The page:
“The Personal FInance Blogosphere Is Not Owned By the Stock-Selling Industry”

Set forth below is a comment that I put to the thread associated with my Guest Blog Entry titled How Has Buy-and-Hold Survived So Long?

You are a knowledgeable guy with an open mind and I really enjoy chatting with you.

Backatcha, Bret.

If VII can overcome all of that, God bless you.

Another way of looking at it is that it would be the internet overcoming all that.

What the stock sellers do is take advantage of principles of marketing. People believe a foolish thing they hear repeated 100 times over a logical thing they hear said only once. That’s how the brain works. We all say that television commercials don’t influence us, but when it comes time to pick a brand of toothpaste, we reach for the one we saw on TV. That’s why Super Bowl commercials cost millions.

The Personal Finance Blogosphere is not owned by The Stock-Selling Industry. Some of us make a few bucks here and there, not enough to make that much of a difference in our coverage. So, if we started asking hard questions and having two-sided discussions, people would for the first time become able to learn things they have never been able to learn before.

Here’s the killer. The Stock-Selling Industry would do just fine if people learned the realities. Stocks really are a wonderful asset class. These people have a great product to sell. They can take credit for all the wonderful insights the Buy-and-Holders really did put forward. And the economic stability that would follow if we did something to cut back on runaway bulls and runaway bears would make millions of people more comfortable buying stocks in the long run.

I truly believe that this is a win/win/win/win/win in the long run. It is like the invention of electricity. There is no downside. The only thing holding things back is that people who have written books or created calculators or whatever feel threatened. But even those people would be better off writing new books or producing new calculators. A rising tide lifts all boats.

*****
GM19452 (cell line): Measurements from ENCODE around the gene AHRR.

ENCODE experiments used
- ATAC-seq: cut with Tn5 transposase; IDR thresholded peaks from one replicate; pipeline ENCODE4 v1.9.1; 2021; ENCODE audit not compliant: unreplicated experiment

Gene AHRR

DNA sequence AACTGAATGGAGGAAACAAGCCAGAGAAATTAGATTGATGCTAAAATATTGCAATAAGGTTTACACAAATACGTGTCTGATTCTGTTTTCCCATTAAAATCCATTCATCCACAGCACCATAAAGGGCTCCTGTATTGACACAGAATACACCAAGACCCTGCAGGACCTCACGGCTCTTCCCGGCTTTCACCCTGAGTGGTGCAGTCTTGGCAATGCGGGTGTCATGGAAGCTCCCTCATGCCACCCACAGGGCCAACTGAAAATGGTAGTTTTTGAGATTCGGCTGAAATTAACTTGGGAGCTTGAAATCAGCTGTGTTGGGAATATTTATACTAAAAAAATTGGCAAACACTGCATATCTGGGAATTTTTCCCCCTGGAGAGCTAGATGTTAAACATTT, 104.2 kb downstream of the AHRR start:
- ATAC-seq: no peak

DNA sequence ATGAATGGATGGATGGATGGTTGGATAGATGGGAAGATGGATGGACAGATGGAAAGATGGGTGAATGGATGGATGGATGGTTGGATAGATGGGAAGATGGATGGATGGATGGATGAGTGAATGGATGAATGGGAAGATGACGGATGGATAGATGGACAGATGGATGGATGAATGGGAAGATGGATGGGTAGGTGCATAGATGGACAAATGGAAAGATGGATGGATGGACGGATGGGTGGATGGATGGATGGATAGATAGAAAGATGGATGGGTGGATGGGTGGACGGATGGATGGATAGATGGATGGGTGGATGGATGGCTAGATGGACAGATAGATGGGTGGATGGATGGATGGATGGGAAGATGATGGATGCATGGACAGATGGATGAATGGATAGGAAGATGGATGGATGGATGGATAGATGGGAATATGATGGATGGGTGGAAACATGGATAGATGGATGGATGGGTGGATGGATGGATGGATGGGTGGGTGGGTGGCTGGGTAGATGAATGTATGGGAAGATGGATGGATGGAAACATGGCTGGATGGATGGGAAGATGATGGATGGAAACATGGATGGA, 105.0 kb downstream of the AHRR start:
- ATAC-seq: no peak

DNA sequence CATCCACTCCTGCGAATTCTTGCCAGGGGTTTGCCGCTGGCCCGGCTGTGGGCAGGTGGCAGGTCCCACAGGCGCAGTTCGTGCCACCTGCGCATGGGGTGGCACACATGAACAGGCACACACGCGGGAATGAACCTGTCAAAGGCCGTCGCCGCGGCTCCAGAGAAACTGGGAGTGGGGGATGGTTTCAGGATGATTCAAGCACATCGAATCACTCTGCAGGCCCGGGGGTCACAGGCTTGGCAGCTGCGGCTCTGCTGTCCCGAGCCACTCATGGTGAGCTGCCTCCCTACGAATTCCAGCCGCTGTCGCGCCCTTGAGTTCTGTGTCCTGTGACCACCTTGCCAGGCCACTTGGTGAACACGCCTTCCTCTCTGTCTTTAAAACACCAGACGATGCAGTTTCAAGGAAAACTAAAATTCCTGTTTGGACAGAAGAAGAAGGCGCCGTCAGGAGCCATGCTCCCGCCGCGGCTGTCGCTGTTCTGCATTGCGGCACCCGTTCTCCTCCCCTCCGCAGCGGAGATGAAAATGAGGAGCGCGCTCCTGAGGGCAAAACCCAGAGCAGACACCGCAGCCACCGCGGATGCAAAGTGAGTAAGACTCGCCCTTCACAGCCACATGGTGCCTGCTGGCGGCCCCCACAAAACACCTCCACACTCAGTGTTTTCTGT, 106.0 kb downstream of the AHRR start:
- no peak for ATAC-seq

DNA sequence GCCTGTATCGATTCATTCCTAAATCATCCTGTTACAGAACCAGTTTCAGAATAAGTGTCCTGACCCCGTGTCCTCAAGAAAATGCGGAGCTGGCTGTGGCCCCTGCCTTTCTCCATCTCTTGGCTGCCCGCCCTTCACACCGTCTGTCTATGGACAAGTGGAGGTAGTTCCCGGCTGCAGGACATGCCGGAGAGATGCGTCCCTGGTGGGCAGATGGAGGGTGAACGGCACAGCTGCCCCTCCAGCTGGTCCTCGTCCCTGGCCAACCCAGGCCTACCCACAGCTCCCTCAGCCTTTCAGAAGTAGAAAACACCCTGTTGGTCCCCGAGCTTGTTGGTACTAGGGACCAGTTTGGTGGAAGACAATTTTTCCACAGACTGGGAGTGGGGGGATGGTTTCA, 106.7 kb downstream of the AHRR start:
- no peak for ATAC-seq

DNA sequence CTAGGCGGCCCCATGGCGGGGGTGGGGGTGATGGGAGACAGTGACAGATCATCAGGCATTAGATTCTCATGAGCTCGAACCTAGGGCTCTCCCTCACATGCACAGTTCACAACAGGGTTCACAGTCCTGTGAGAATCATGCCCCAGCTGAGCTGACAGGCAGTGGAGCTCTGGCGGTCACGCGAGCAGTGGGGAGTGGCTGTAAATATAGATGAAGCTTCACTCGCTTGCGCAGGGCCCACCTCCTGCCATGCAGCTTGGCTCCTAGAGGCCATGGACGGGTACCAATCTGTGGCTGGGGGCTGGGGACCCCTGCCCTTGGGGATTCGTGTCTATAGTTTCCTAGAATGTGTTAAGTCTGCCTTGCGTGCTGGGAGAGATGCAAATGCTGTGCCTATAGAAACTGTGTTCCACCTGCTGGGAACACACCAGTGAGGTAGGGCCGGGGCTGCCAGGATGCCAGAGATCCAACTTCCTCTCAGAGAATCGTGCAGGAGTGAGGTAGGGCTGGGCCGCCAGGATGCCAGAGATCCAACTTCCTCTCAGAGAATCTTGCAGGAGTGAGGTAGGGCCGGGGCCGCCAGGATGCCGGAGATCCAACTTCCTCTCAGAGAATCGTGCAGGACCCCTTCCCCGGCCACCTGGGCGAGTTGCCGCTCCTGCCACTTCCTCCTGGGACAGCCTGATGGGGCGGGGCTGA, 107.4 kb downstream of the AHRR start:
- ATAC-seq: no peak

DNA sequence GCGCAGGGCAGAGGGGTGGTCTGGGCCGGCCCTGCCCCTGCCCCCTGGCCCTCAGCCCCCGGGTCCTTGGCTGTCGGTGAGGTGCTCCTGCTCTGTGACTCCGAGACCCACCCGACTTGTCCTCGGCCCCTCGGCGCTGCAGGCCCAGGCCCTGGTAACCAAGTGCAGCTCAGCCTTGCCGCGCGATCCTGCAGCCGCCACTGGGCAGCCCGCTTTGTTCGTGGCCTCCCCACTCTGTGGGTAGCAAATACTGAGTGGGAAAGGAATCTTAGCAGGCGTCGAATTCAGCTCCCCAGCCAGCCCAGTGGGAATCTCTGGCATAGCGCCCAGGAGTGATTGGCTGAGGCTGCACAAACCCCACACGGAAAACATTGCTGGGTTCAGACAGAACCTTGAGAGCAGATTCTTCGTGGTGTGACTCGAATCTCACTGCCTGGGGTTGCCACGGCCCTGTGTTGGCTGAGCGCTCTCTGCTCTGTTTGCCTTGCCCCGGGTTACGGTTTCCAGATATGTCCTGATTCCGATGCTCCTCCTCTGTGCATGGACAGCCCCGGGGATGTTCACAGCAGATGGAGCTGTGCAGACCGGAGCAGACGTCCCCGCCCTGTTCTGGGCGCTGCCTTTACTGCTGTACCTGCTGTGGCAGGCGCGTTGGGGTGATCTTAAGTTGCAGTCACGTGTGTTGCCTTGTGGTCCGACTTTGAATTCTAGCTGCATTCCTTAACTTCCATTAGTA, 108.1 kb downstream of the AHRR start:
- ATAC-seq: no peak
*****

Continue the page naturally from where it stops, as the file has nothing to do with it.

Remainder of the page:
The sad part of this is that people do not see this. People see things the way they are today and they cannot imagine them ever being different. I like the people in The Stock-Selling Industry. I really do. I want to bring them around and I want to work with them to make things better for investors AND for The Stock-Selling Industry.

I’ll acknowledge that it has taken a lot longer than I anticipated to make this happen. A lot longer. Holy moly! But I truly do believe that it is going to happen. If anything, I am more sure of that today than I have ever been. And there really are lots of optimistic signs. Things are changing because they have to change.

I have to say again how grateful I am that you are helping to move the ball forward. You know what we need most? We need to make people comfortable just talking about these things. A Social Taboo has developed re speaking frankly on these matters and people are social creatures. So, when some crazy person like me speaks up, the room gets real quiet real quick. That is what needs to change. When it does, there will be no stopping us.

Many Buy-and-Holders are good friends of mine. Many are smart, good people. My dad was the biggest Boglehead there ever was. He taught me never to invest anywhere but Vanguard. The people who work in The Stock-Selling Industry are hard-working and smart people. They want to help people, just as all the rest of us do. We have to help them out. We need to give them a little push and make them feel comfortable about doing the right thing.